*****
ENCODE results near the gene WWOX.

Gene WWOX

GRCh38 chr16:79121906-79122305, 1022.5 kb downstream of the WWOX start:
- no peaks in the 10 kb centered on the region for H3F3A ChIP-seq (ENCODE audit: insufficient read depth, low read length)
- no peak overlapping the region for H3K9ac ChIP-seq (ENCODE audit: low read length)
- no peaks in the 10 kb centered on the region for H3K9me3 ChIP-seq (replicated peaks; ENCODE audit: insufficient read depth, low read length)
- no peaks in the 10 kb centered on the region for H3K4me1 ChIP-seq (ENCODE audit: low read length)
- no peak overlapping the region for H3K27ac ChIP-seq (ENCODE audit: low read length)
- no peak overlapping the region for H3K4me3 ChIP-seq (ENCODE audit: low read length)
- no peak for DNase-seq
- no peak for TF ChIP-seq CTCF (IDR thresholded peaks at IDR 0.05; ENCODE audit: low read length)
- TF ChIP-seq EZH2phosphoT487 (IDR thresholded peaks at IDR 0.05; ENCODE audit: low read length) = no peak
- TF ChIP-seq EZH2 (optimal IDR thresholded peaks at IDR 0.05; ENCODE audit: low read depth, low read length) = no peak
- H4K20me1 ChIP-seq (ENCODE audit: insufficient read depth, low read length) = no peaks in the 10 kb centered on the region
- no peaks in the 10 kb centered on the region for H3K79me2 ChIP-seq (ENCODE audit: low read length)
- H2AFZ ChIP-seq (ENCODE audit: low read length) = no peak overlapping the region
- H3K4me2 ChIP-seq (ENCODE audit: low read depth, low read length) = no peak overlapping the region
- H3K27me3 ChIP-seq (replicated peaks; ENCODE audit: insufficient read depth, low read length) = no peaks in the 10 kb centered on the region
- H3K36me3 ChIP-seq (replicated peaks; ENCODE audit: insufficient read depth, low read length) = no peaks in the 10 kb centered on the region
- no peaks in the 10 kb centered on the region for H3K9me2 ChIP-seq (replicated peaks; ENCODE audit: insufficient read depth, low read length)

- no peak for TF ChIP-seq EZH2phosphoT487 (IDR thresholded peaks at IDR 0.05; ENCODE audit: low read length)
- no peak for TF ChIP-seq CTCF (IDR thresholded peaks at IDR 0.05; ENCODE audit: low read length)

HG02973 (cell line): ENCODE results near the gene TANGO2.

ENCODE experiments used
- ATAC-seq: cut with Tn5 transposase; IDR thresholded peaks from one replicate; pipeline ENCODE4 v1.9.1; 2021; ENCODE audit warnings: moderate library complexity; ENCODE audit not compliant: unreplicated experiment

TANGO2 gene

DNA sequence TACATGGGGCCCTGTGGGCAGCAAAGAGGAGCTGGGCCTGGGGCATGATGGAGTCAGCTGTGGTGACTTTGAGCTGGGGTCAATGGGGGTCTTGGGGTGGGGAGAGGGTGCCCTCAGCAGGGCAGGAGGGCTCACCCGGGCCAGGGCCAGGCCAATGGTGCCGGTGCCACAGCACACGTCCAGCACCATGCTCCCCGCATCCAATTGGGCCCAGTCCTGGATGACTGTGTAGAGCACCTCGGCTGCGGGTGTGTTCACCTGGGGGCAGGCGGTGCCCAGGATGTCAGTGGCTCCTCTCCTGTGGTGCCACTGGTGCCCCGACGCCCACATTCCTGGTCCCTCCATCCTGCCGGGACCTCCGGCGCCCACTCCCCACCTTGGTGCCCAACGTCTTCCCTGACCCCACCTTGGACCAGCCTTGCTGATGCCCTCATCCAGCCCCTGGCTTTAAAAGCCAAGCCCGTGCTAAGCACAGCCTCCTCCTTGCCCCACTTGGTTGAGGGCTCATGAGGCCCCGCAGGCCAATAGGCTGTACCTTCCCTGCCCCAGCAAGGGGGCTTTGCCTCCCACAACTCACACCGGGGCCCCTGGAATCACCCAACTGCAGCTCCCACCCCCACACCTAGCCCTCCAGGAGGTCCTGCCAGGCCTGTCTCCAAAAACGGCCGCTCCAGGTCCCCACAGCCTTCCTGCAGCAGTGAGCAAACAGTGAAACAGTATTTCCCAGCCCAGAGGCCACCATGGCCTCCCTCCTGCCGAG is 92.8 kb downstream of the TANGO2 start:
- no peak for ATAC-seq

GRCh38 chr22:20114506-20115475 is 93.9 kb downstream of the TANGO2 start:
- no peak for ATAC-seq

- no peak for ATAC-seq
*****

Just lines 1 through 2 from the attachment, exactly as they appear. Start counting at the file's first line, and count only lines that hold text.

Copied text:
ENCODE results near the gene WWOX.

Gene WWOX